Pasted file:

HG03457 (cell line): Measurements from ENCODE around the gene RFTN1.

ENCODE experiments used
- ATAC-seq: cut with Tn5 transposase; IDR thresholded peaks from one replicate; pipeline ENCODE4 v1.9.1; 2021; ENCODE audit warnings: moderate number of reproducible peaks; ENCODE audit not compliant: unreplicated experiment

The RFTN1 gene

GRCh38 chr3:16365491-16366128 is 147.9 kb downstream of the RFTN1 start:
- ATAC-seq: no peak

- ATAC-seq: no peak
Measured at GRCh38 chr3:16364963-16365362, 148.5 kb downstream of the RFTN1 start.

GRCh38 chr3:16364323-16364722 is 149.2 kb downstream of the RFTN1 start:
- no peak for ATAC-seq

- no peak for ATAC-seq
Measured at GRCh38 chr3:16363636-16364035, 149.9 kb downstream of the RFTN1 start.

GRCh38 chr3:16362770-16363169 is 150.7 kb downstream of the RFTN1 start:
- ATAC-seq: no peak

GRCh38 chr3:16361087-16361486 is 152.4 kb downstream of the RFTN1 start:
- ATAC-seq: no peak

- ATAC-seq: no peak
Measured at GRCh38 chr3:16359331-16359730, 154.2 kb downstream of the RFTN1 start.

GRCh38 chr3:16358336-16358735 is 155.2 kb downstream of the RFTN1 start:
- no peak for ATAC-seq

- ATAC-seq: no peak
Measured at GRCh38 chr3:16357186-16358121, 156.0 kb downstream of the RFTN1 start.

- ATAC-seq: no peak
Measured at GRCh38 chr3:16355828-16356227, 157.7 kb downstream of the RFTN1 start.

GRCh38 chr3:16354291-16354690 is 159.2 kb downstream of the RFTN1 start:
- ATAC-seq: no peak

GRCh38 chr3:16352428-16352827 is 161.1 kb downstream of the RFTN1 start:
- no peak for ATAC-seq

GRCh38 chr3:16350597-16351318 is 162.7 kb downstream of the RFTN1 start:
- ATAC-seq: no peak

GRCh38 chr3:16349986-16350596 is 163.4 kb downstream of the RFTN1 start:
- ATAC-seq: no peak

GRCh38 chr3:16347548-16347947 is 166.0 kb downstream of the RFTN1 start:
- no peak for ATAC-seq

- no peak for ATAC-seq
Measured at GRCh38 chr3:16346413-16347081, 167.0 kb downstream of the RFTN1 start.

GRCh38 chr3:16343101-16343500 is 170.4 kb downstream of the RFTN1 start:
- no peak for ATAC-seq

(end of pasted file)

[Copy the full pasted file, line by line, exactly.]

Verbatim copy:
HG03457 (cell line): Measurements from ENCODE around the gene RFTN1.

ENCODE experiments used
- ATAC-seq: cut with Tn5 transposase; IDR thresholded peaks from one replicate; pipeline ENCODE4 v1.9.1; 2021; ENCODE audit warnings: moderate number of reproducible peaks; ENCODE audit not compliant: unreplicated experiment

The RFTN1 gene

GRCh38 chr3:16365491-16366128 is 147.9 kb downstream of the RFTN1 start:
- ATAC-seq: no peak

- ATAC-seq: no peak
Measured at GRCh38 chr3:16364963-16365362, 148.5 kb downstream of the RFTN1 start.

GRCh38 chr3:16364323-16364722 is 149.2 kb downstream of the RFTN1 start:
- no peak for ATAC-seq

- no peak for ATAC-seq
Measured at GRCh38 chr3:16363636-16364035, 149.9 kb downstream of the RFTN1 start.

GRCh38 chr3:16362770-16363169 is 150.7 kb downstream of the RFTN1 start:
- ATAC-seq: no peak

GRCh38 chr3:16361087-16361486 is 152.4 kb downstream of the RFTN1 start:
- ATAC-seq: no peak

- ATAC-seq: no peak
Measured at GRCh38 chr3:16359331-16359730, 154.2 kb downstream of the RFTN1 start.

GRCh38 chr3:16358336-16358735 is 155.2 kb downstream of the RFTN1 start:
- no peak for ATAC-seq

- ATAC-seq: no peak
Measured at GRCh38 chr3:16357186-16358121, 156.0 kb downstream of the RFTN1 start.

- ATAC-seq: no peak
Measured at GRCh38 chr3:16355828-16356227, 157.7 kb downstream of the RFTN1 start.

GRCh38 chr3:16354291-16354690 is 159.2 kb downstream of the RFTN1 start:
- ATAC-seq: no peak

GRCh38 chr3:16352428-16352827 is 161.1 kb downstream of the RFTN1 start:
- no peak for ATAC-seq

GRCh38 chr3:16350597-16351318 is 162.7 kb downstream of the RFTN1 start:
- ATAC-seq: no peak

GRCh38 chr3:16349986-16350596 is 163.4 kb downstream of the RFTN1 start:
- ATAC-seq: no peak

GRCh38 chr3:16347548-16347947 is 166.0 kb downstream of the RFTN1 start:
- no peak for ATAC-seq

- no peak for ATAC-seq
Measured at GRCh38 chr3:16346413-16347081, 167.0 kb downstream of the RFTN1 start.

GRCh38 chr3:16343101-16343500 is 170.4 kb downstream of the RFTN1 start:
- no peak for ATAC-seq